US20020132280A1 - Method for assaying non-spermine/spermidine activity of spermidine/spermine N1-acetyltransferase (SSAT) - Google Patents

Method for assaying non-spermine/spermidine activity of spermidine/spermine N1-acetyltransferase (SSAT) Download PDF

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US20020132280A1
US20020132280A1 US10/085,051 US8505102A US2002132280A1 US 20020132280 A1 US20020132280 A1 US 20020132280A1 US 8505102 A US8505102 A US 8505102A US 2002132280 A1 US2002132280 A1 US 2002132280A1
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ssat
spermidine
spermine
mammal
amantadine
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Daniel Sitar
Alvaro Bras
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MANITOBA AN INSTITUTION OF HIGHER LEARNING, University of
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Sitar Daniel S.
Bras Alvaro P.
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    • GPHYSICS
    • G01MEASURING; TESTING
    • G01NINVESTIGATING OR ANALYSING MATERIALS BY DETERMINING THEIR CHEMICAL OR PHYSICAL PROPERTIES
    • G01N33/00Investigating or analysing materials by specific methods not covered by groups G01N1/00 - G01N31/00
    • G01N33/48Biological material, e.g. blood, urine; Haemocytometers
    • G01N33/50Chemical analysis of biological material, e.g. blood, urine; Testing involving biospecific ligand binding methods; Immunological testing
    • G01N33/53Immunoassay; Biospecific binding assay; Materials therefor
    • G01N33/574Immunoassay; Biospecific binding assay; Materials therefor for cancer
    • G01N33/57484Immunoassay; Biospecific binding assay; Materials therefor for cancer involving compounds serving as markers for tumor, cancer, neoplasia, e.g. cellular determinants, receptors, heat shock/stress proteins, A-protein, oligosaccharides, metabolites
    • CCHEMISTRY; METALLURGY
    • C12BIOCHEMISTRY; BEER; SPIRITS; WINE; VINEGAR; MICROBIOLOGY; ENZYMOLOGY; MUTATION OR GENETIC ENGINEERING
    • C12QMEASURING OR TESTING PROCESSES INVOLVING ENZYMES, NUCLEIC ACIDS OR MICROORGANISMS; COMPOSITIONS OR TEST PAPERS THEREFOR; PROCESSES OF PREPARING SUCH COMPOSITIONS; CONDITION-RESPONSIVE CONTROL IN MICROBIOLOGICAL OR ENZYMOLOGICAL PROCESSES
    • C12Q1/00Measuring or testing processes involving enzymes, nucleic acids or microorganisms; Compositions therefor; Processes of preparing such compositions
    • C12Q1/48Measuring or testing processes involving enzymes, nucleic acids or microorganisms; Compositions therefor; Processes of preparing such compositions involving transferase
    • GPHYSICS
    • G01MEASURING; TESTING
    • G01NINVESTIGATING OR ANALYSING MATERIALS BY DETERMINING THEIR CHEMICAL OR PHYSICAL PROPERTIES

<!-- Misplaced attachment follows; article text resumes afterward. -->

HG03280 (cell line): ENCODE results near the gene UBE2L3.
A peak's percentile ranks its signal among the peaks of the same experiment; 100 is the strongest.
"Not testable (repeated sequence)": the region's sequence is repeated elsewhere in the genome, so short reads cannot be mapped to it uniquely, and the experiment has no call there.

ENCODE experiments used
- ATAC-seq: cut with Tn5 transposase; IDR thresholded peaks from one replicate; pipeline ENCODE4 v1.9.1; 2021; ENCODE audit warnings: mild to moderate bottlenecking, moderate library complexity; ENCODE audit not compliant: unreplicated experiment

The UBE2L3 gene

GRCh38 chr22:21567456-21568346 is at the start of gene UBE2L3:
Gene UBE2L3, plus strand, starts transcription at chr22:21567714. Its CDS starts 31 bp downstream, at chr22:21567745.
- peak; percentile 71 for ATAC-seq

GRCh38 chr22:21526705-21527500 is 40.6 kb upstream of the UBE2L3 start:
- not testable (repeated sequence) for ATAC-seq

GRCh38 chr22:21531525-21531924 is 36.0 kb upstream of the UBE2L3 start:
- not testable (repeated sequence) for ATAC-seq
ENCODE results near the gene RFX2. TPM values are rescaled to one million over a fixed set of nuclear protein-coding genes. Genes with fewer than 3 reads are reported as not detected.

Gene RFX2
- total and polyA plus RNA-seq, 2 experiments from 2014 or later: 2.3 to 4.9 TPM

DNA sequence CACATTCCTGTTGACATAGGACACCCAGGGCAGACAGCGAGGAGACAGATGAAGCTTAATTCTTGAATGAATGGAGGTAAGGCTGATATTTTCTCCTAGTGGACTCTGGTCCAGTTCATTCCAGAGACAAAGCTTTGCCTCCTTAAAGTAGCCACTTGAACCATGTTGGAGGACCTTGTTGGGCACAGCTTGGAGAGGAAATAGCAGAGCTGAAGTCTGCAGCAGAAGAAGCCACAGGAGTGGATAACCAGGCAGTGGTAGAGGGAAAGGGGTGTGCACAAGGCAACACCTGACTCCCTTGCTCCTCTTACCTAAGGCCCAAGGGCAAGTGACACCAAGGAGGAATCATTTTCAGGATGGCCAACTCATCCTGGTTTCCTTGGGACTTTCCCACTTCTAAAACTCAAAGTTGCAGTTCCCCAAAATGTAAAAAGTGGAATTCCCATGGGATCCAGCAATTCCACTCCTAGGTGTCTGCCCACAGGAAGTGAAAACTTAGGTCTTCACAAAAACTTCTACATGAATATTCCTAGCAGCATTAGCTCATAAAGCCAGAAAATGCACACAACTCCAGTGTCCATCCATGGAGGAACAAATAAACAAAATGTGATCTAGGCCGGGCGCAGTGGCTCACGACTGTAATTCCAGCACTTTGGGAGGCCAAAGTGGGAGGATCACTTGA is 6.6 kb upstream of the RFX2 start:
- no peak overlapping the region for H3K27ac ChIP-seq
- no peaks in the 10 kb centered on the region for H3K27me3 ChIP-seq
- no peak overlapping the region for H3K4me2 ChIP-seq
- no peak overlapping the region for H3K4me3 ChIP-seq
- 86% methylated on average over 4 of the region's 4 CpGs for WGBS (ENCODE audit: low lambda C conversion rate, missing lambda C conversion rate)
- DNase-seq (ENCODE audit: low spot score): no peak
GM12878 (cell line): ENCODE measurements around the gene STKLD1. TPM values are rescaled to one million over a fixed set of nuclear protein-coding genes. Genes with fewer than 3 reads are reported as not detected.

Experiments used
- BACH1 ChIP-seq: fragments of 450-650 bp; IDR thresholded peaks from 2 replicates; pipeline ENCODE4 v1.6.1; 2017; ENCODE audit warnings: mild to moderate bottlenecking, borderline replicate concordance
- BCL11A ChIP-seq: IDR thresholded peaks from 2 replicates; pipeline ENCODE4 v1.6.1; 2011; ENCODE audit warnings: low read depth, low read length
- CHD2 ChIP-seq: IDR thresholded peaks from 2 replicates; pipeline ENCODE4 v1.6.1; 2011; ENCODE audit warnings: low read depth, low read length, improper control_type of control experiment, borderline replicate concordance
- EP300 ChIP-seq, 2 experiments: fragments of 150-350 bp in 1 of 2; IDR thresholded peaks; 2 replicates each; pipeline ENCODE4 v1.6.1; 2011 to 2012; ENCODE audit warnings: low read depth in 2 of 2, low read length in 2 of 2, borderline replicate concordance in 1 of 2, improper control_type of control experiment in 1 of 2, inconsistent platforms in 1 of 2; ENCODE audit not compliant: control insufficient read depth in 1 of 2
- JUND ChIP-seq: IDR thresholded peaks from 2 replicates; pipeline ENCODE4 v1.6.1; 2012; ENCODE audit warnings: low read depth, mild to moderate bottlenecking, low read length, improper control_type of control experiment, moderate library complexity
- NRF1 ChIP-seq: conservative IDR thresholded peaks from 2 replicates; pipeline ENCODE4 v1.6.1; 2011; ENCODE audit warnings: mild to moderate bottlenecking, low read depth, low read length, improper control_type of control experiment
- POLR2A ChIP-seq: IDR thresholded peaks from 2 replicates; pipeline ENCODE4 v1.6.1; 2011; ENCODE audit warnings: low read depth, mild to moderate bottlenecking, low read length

• G01N33/00Investigating or analysing materials by specific methods not covered by groups G01N1/00 - G01N31/00
    • G01N33/48Biological material, e.g. blood, urine; Haemocytometers
    • G01N33/50Chemical analysis of biological material, e.g. blood, urine; Testing involving biospecific ligand binding methods; Immunological testing
    • G01N33/53Immunoassay; Biospecific binding assay; Materials therefor
    • G01N33/574Immunoassay; Biospecific binding assay; Materials therefor for cancer

Abstract

This invention relates to a method for assaying activity of the enzyme spermidine/spermine N1-acetyltransferase (SSAT) using SSAT substrates by detecting acetylated forms of the SSAT substrates. SSAT substrates may include amantadine wherein metabolism of amantadine occurs in part by the action of the inducible enzyme SSAT to produce the acetylated metabolite N-acetylamantadine.

Description

    FIELD OF THE INVENTION
  • This invention relates to a method for assaying activity of the enzyme spermidine/spermine N[0001] 1-acetyltransferase (SSAT) using SSAT substrates by detecting acetylated forms of the SSAT substrates. SSAT substrates may include amantadine wherein metabolism of amantadine occurs in part by the action of the inducible enzyme SSAT to produce the acetylated metabolite N-acetylamantadine.
  • BACKGROUND OF THE INVENTION
  • Amantadine was first synthesized at the Du Pont laboratories in the 1960s (Davies et at., 1964) and has a unique polycyclic aliphatic structure, with an achiral primary amine that makes it a weak base (pKa=10.1). At physiological pH, it exists mainly in the cationic form. Amantadine has been used as an adjunct in the symptomatic relief of Parkinson's disease and for the prophylaxis and treatment of influenza A virus infection the two approved clinical indications for amantadine in Canada. [0002]
  • The first report that addressed amantadine metabolism was by Bleidner et al. They stated that there was no evidence of acetylated or methylated forms of amantadine in human urine or other extraneous peaks that could be attributed to metabolites of the drug (Bleidner et al., 1965). This view was accepted and formed the basis of opinion concerning amantadine metabolism and the assumption that incomplete oral absorption could account for some of the unrecovered dose. More recently evidence indicates that amantadine is acetylated by a specific acetyltransferase. [0003]